Medical Insurance Contributions to be Recorded on W-2 Forms and Added to Taxpayer’s Income-Fiction!
Summary of eRumor:
This is a forwarded email that says that in 2011 the Employer contributions to healthcare insurance will be recorded on the annual W-2 tax forms and this amount will be tabulated to the taxpayer’s income.
The amount entered for employer contributions to the health insurance plans on the W-2 form are for evidence that the employee has health insurance coverage. This amount will not be taxable nor added to the employee’s gross income.
In an April 5, 2010 article called “Health Care Reform: 13 Tax Changes on the Way”, Senior Tax Editor, Joan Pryde of the Washington D.C. based Kiplinger Letters wrote about a “requirement that businesses include the value of the health care benefits they provide to employees on W-2s, beginning with W-2s for 2011. The amount reported is not considered taxable income.”
The text to Patient Protection and Affordable Care Act HR-3590 can be viewed on the Thomas Library site: Click for HR-3590
There are various eRumors about HR-3590 and our findings can be found by clicking here.
Reading the information below is unbelievable! Very important you read it as well so you can adjust your deductions NOW!!!
2011 W-2 Tax Forms–Surprise, surprise!
If this doesn’t get to you, then check your pulse. You may be a flatline…
Should you want to verify this, go to http://www.thomas.gov/, enter “HR 3590”
in the search box and look for “CRS Summaries” (near the bottom of the page.) This is what you’ll find.
Title IX Revenue Provisions—Subtitle A: Revenue Offset
“(Sec. 9002) Requires employers to include in the W-2 form of each employee the aggregate cost of applicable employer-sponsored group health coverage that is excludable from the employee’s gross income (excluding the value of contributions to flexible spending arrangements).”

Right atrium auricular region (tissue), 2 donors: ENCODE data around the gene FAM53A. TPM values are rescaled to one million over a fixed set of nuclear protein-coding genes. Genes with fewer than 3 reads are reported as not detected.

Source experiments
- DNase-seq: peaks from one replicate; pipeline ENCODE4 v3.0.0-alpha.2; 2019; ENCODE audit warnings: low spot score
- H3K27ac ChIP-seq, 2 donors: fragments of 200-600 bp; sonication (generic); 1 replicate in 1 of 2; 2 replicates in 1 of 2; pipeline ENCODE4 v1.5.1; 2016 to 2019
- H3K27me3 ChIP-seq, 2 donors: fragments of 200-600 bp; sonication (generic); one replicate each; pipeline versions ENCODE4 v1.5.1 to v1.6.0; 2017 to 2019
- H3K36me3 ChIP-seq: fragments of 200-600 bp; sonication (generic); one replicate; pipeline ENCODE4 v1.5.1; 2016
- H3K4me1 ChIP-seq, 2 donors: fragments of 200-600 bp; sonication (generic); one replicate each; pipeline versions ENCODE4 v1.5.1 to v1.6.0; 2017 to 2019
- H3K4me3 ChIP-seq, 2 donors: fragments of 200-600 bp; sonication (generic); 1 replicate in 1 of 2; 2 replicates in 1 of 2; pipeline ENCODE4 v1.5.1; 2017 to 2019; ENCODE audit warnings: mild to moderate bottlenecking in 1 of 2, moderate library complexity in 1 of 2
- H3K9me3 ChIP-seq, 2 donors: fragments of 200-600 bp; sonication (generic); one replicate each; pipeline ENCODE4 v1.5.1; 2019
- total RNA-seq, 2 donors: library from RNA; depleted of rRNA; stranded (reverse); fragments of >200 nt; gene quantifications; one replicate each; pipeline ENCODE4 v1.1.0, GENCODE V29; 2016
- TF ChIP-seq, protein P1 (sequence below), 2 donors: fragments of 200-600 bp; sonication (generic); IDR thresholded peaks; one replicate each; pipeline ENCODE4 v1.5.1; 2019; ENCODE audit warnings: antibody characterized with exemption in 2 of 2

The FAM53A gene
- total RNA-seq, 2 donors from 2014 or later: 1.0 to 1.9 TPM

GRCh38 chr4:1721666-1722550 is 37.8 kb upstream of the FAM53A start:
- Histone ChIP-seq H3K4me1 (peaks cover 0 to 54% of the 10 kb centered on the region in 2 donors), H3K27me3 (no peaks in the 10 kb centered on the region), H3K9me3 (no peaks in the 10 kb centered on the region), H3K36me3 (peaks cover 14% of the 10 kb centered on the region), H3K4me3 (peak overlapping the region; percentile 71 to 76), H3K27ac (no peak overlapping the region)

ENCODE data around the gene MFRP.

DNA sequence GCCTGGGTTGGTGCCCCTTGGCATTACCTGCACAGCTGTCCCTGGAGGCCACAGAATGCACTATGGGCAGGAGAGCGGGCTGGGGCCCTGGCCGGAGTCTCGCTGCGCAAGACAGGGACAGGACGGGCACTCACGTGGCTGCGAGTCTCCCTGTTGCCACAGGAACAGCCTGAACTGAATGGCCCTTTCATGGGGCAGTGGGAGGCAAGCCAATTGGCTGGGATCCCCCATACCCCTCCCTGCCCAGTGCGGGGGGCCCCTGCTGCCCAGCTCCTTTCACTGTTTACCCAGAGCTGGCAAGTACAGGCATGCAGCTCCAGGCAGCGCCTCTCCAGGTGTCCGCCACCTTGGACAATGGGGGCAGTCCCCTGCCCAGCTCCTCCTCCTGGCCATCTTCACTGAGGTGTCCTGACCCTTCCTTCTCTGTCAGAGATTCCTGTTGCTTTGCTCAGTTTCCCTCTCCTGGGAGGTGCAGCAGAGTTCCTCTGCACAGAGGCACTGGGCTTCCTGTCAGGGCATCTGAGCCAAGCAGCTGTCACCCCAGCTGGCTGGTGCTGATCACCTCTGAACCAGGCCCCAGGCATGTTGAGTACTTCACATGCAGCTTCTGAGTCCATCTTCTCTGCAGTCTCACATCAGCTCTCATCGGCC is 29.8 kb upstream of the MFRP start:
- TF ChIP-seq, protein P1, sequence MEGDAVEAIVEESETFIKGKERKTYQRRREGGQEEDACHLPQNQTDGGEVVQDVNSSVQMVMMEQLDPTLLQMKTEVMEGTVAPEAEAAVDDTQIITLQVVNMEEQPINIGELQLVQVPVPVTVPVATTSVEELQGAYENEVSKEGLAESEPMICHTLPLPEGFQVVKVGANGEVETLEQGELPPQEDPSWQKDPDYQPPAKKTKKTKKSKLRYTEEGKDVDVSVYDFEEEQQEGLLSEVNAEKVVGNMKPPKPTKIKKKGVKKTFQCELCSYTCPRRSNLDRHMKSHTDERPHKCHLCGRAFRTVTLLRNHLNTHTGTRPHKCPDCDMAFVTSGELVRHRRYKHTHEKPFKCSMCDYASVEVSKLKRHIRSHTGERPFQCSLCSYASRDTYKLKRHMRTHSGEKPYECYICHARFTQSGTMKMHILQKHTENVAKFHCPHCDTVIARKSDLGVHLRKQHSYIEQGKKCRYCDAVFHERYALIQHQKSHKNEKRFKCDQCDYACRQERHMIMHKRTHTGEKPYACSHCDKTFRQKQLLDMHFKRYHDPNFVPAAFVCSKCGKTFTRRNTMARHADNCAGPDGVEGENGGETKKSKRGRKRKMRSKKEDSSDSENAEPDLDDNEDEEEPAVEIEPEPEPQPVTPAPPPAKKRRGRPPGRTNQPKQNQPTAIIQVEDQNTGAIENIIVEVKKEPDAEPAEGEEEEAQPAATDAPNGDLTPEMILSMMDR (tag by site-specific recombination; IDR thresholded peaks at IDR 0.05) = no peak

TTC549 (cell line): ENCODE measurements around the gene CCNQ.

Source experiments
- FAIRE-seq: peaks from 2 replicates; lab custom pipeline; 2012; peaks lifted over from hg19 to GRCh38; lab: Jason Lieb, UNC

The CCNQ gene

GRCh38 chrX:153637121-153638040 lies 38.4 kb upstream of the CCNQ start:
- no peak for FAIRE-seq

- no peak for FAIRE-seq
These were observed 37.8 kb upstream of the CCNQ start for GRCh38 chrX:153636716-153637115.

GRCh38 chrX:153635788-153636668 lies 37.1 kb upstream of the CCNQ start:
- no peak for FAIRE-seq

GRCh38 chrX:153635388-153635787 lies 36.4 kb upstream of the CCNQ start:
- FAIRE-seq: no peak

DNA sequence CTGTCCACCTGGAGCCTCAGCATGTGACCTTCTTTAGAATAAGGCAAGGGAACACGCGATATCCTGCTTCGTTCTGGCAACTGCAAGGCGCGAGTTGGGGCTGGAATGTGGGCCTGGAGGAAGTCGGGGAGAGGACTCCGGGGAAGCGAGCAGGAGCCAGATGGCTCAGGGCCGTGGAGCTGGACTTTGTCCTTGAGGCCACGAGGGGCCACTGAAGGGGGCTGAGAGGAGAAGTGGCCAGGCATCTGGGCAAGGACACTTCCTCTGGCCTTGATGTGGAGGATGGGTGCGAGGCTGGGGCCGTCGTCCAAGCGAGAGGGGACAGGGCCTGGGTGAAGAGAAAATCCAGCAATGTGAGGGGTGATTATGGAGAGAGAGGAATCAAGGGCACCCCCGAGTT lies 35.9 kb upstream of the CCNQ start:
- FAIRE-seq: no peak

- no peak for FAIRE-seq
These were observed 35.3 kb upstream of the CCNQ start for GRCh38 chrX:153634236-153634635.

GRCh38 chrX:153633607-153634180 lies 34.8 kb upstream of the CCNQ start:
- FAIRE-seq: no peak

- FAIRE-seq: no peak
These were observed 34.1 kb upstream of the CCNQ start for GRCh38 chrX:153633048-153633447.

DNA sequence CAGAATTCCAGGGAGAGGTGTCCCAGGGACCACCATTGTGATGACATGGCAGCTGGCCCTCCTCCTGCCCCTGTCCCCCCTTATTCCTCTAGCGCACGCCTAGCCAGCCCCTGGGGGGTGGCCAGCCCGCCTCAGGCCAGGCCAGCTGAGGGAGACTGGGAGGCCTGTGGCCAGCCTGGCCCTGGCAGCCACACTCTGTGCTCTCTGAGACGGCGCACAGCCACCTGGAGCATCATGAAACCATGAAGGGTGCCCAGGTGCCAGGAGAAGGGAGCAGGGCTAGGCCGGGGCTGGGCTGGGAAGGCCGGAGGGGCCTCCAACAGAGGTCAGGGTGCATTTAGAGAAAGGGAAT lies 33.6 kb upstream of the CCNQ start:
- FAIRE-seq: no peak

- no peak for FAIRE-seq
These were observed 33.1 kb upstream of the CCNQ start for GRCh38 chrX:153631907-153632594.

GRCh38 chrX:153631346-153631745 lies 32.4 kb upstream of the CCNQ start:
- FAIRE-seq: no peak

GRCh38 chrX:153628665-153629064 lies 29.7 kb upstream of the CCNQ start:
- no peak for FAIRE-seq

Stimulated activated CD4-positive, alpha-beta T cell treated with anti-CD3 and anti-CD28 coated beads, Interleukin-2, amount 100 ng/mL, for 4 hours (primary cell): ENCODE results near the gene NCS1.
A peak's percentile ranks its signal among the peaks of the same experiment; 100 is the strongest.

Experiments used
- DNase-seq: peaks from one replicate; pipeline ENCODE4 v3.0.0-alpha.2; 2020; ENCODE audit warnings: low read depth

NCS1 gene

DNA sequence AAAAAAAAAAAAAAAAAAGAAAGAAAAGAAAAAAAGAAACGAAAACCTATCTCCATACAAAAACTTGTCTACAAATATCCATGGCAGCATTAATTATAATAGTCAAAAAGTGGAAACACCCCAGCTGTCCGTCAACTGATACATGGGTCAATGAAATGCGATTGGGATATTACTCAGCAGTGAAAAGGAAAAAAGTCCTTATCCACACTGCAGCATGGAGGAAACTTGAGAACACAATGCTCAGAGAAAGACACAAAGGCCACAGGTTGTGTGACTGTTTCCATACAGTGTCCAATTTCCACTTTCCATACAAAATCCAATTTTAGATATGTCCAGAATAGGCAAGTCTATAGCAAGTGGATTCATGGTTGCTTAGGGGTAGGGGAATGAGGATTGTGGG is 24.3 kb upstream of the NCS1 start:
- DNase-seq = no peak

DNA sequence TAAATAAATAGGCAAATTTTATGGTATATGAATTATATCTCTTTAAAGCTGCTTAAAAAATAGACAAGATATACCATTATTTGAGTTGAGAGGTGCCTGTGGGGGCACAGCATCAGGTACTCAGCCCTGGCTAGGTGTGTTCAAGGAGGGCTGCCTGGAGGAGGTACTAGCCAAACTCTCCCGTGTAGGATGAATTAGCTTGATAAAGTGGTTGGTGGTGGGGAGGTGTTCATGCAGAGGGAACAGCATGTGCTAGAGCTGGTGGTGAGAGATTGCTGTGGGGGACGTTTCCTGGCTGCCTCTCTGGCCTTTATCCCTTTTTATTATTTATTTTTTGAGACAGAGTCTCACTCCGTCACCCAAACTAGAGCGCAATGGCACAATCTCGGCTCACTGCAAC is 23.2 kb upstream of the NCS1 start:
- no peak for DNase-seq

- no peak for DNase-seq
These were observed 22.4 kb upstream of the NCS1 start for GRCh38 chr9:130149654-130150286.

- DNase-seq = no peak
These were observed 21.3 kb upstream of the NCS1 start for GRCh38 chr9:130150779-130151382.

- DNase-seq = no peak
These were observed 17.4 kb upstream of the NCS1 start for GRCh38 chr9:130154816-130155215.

Starting in 2011—next year—the W-2 tax form sent by your employer will be increased to show the value of whatever health insurance you are provided.
It doesn’t matter if you’re retired. Your gross income WILL go up by the amount of insurance your employer paid for. So you’ll be required to pay taxes on a larger sum of money that you actually received. Take the tax form you just finished for 2009 and see what $15,000.00 or $20,000.00 additional gross income does to your tax debt. That’s what you’ll pay next year. For many it puts you into a much higher bracket. This is how the government is going to buy insurance for fifteen (15) percent that don’t have insurance and it’s only part of the tax increases, but it’s not really a “tax increase” as such, it a redefinition of your taxable income.
Also, go to Kiplinger’s and read about the thirteen (13) tax changes for 2010 that could affect you.
Why am I sending you this? The same reason I hope you forward this to every single person in your address book. People have the right to know the truth because an election is coming in November. So vote intelligently, based on your values.
But also adjust your tax withholding, or increase your savings, so that you aren’t surprised and put in a jam when your federal income taxes are due on April 15, 2012.
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